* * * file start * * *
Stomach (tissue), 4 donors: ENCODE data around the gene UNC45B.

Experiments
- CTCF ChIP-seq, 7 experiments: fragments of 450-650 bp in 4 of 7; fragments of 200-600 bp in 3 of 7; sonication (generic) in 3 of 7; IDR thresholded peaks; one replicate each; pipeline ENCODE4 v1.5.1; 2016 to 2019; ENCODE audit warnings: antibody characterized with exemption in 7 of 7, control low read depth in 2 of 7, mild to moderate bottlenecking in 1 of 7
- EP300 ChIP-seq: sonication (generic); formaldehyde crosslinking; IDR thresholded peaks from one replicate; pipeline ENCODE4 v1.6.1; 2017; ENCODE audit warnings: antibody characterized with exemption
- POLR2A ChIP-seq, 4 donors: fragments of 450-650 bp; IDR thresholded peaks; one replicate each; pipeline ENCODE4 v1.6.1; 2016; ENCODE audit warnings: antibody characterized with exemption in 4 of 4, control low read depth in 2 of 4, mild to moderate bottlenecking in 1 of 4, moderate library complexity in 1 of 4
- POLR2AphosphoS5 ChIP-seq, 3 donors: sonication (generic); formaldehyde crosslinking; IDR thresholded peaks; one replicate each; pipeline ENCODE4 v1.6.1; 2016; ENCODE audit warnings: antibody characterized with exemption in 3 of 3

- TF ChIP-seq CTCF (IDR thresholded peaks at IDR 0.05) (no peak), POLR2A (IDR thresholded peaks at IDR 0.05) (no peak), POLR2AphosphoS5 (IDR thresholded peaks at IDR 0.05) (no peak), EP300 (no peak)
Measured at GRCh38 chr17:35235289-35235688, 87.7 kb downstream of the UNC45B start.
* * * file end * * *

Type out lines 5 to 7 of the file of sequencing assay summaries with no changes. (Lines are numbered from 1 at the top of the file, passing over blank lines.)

- POLR2A ChIP-seq, 4 donors: fragments of 450-650 bp; IDR thresholded peaks; one replicate each; pipeline ENCODE4 v1.6.1; 2016; ENCODE audit warnings: antibody characterized with exemption in 4 of 4, control low read depth in 2 of 4, mild to moderate bottlenecking in 1 of 4, moderate library complexity in 1 of 4
- POLR2AphosphoS5 ChIP-seq, 3 donors: sonication (generic); formaldehyde crosslinking; IDR thresholded peaks; one replicate each; pipeline ENCODE4 v1.6.1; 2016; ENCODE audit warnings: antibody characterized with exemption in 3 of 3

- TF ChIP-seq CTCF (IDR thresholded peaks at IDR 0.05) (no peak), POLR2A (IDR thresholded peaks at IDR 0.05) (no peak), POLR2AphosphoS5 (IDR thresholded peaks at IDR 0.05) (no peak), EP300 (no peak)